+1 I like this approach. In essence, a three way interaction is illustrating that the shape of the "plane" (not a technically correct term, but close enough) -- as described by the two continuous predictors (bar and baz in this example) and the fitted outcome -- depends on the level of the grouping variable (foo in this example.) –  James Stanley Jan 14 '13 at 2:30
    
Another thing -- If the interaction between the two continuous variables is being treated as linear, then the shape of each "plane" is somewhat constrained? (so you can't end up with seemingly crazy 3-d contours, with weird minima and maxima, in either of the two figures) –  James Stanley Jan 14 '13 at 2:31
    
@JamesStanley: exactly. The plane will have the form $z=ax+by+cxy$ with different coefficients $a, b, c$ for each level of the grouping variable. This is indeed very much constrained. If we included higher powers (better: orthogonal polynomials) in the original model, we would end up with $x^jy^k$ terms here, and the shape of the fits could become a lot wilder. –  Stephan Kolassa Jan 14 '13 at 9:53
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+1 to comments above about graphing interaction.

An initial approach to thinking about a three-way interaction is that it is saying that the pattern of results contained in the interaction between A and B depends upon the level/value of C. The following is framed in a linear regression kind of framework, but conceptually similar to e.g. logistic regression.

This assumes that you're happy with thinking about two-way interactions, of course :-)

Let's say there are three predictors, A (continuous), B (categorical), and C (categorical).

A two way A*B interaction would indicate that the slope of A (relating to the outcome) depends on the level of B to which an individual belongs.

In this context, a three way A*B*C interaction would indicate that the A*B interaction (previously discussed differential slopes of A on the outcome according to group of B) depends on the group of C to which one belongs...

Things are much more complex if there are two continuous/ordinal predictors in the interaction (usually too complex to conceptualise: I would be interested to hear others' opinions on this.)

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I personally find even two-way interactions between two continuous predictors very hard to understand and interpret - factor $\times$ continuous is much easier. And ordinal (non-interval scaled) predictors should properly speaking not be in an ANOVA at all, since an ordinal predictor with values 1, 2, 3, ... will intrinsically be treated as a continuous predictor (which it shouldn't be if it is not interval scaled) - or, if we treat it as a factor, we lose the ordinality. Usually one treats such predictors (Likert scales and the like) as continuous, anyway. –  Stephan Kolassa Jan 9 '13 at 7:56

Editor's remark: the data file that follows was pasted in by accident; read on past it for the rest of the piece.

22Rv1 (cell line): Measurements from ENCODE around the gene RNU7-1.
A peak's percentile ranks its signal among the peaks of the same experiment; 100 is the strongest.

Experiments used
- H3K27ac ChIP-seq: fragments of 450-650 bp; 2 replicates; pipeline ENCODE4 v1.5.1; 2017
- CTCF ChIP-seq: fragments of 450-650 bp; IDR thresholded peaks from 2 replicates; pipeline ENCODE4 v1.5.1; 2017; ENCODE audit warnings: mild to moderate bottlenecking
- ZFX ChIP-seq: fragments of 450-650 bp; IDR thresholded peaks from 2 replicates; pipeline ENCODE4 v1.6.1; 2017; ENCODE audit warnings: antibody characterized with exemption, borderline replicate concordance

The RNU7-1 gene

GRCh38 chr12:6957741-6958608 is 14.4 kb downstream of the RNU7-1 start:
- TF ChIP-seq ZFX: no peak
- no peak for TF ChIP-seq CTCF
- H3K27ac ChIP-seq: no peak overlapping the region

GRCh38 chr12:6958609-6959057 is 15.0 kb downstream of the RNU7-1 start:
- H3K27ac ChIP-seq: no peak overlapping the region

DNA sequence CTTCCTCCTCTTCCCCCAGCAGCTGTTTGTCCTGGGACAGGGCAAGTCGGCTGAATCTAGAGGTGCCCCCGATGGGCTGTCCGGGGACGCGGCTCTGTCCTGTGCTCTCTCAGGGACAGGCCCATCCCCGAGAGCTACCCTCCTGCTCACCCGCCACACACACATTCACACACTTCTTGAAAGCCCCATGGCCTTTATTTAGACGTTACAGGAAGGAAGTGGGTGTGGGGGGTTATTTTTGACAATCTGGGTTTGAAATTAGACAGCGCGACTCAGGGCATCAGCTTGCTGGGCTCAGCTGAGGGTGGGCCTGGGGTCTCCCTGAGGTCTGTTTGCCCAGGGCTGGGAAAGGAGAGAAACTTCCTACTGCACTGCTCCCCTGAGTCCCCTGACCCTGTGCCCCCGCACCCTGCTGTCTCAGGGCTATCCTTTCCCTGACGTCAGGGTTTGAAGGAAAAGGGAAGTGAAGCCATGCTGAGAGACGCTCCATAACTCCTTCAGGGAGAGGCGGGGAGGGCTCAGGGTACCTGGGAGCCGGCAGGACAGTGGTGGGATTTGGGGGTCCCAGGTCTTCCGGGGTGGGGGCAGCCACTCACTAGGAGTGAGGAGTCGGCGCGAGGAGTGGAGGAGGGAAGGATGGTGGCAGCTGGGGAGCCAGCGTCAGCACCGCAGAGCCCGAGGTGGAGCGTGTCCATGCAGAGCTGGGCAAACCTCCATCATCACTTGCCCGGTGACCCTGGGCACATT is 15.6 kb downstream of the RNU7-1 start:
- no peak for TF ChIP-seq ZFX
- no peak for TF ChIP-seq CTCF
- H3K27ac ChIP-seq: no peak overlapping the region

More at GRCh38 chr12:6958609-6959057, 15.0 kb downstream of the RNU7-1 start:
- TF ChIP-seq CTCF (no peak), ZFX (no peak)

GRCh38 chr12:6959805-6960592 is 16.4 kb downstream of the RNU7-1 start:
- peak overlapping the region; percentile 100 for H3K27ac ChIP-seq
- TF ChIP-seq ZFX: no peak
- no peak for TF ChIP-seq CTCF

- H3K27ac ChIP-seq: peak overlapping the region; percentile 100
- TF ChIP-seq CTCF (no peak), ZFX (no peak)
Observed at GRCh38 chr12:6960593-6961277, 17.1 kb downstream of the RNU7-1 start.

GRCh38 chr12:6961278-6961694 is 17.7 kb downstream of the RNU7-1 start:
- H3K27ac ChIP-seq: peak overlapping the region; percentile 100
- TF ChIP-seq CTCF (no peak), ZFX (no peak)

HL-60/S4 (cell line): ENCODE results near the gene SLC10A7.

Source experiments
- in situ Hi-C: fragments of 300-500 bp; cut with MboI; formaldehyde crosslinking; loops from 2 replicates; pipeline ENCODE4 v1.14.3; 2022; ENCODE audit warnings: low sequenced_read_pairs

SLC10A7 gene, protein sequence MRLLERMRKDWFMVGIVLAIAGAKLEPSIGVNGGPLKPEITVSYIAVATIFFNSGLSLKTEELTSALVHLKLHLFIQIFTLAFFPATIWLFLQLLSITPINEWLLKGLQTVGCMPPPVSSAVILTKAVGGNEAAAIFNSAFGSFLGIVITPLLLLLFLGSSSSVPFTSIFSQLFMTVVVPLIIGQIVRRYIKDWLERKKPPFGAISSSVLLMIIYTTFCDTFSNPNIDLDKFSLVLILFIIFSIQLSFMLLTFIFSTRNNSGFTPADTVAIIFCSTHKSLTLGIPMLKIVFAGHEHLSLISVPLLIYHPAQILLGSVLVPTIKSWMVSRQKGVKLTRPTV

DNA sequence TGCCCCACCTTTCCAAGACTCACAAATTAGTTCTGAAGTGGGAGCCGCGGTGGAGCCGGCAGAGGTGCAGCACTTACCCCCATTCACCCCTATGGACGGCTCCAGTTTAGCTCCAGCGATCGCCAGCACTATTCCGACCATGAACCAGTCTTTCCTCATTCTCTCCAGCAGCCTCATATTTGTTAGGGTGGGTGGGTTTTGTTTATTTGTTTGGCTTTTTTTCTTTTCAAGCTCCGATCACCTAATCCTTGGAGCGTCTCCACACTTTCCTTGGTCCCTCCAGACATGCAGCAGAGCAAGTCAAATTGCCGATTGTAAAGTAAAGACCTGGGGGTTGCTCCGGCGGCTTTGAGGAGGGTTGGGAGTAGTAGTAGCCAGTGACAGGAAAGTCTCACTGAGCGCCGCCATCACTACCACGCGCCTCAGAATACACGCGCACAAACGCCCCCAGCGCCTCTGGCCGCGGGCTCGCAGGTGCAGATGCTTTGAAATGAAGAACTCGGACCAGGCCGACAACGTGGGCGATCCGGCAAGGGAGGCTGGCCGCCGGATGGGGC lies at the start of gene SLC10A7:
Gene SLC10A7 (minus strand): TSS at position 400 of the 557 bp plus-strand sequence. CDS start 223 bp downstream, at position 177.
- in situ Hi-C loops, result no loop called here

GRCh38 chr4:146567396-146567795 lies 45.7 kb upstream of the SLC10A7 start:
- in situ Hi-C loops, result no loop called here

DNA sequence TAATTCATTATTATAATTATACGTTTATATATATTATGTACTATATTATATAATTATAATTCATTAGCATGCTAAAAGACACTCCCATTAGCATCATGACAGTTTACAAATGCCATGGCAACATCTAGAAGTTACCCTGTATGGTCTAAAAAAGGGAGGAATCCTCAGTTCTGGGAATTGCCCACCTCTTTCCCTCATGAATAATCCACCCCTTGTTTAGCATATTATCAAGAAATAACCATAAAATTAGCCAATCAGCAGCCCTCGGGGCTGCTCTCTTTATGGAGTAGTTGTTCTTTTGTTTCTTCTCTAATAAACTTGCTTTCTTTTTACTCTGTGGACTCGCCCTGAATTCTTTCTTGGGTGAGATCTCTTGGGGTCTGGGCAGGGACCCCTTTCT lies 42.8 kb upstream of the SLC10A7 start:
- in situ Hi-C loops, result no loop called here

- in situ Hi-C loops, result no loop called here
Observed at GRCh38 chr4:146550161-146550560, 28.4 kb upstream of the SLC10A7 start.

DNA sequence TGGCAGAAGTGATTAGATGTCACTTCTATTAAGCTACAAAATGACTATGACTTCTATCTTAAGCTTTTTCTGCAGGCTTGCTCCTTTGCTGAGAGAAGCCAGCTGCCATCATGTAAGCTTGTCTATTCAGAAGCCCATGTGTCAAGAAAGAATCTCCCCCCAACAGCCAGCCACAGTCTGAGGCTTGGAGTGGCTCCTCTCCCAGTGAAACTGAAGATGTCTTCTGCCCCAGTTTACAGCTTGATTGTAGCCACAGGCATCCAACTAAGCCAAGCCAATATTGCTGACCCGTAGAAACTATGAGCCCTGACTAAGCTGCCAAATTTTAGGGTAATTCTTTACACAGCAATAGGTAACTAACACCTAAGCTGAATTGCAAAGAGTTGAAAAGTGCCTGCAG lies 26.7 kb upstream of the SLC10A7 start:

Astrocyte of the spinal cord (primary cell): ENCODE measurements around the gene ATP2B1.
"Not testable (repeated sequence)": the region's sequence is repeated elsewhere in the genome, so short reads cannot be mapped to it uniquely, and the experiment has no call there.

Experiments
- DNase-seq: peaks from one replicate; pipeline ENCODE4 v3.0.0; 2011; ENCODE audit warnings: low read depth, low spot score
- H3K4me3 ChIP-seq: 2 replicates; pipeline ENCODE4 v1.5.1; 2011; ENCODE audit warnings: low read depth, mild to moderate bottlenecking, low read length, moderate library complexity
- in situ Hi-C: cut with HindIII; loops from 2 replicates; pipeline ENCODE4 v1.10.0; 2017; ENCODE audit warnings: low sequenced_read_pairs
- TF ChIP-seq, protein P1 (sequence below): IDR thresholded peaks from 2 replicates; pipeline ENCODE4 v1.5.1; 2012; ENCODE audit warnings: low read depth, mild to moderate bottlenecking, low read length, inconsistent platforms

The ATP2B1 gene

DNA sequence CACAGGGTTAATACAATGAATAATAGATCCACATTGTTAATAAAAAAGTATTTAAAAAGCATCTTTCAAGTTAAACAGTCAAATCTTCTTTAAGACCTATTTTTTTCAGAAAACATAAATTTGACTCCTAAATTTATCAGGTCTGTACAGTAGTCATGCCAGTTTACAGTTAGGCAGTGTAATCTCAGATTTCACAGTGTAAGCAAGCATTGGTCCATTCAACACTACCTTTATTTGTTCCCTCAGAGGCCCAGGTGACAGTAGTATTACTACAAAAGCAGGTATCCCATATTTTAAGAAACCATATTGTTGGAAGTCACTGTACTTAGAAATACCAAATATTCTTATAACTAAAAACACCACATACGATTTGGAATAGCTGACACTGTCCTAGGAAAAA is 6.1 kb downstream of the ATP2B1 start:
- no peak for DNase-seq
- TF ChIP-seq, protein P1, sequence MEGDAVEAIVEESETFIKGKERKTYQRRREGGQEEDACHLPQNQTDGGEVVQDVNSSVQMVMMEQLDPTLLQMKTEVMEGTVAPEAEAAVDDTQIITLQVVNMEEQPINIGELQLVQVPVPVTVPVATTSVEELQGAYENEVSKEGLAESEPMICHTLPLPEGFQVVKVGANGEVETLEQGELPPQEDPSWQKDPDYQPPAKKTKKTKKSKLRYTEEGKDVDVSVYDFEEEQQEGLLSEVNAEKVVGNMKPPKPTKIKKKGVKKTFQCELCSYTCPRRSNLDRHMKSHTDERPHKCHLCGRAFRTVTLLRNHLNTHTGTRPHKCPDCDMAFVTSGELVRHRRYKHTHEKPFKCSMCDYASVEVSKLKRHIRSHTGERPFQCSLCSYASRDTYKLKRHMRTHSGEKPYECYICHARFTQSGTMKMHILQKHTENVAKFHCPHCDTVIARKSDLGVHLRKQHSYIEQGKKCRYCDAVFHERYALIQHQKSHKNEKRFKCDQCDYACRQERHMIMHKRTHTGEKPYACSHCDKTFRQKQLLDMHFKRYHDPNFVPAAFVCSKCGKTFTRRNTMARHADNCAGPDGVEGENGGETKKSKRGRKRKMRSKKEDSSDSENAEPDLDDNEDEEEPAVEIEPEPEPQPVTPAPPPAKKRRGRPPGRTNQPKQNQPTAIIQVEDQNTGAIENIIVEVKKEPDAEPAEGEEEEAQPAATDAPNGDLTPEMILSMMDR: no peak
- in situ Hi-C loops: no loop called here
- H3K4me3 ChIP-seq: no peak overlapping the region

Thanks for additional note on interval scaled data. I must admit I was still only thinking of two-way continuous predictor interaction complexity myself! Usually it's hard to make any (a priori) sense of what such an interaction might mean anyway that I don't think I've ever (really) attempted to model one. –  James Stanley Jan 9 '13 at 20:19
    
Thanks for the conceptualization! I do generally understand 2-way interactions but you have certainly helped de-fuzz my understanding of a 3-way. If you think you could venture to shed some light on one with two continuous predictors I'm sure it would be even more helpful, since that's the kind I have to deal with right now :) –  Stephen Jan 11 '13 at 4:23
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Often it helps to plot the relationships and see how things change when you change one of the variables. A couple of tools in R that help with these plots are Predict.Plot and TkPredict functions in the TeachingDemos package.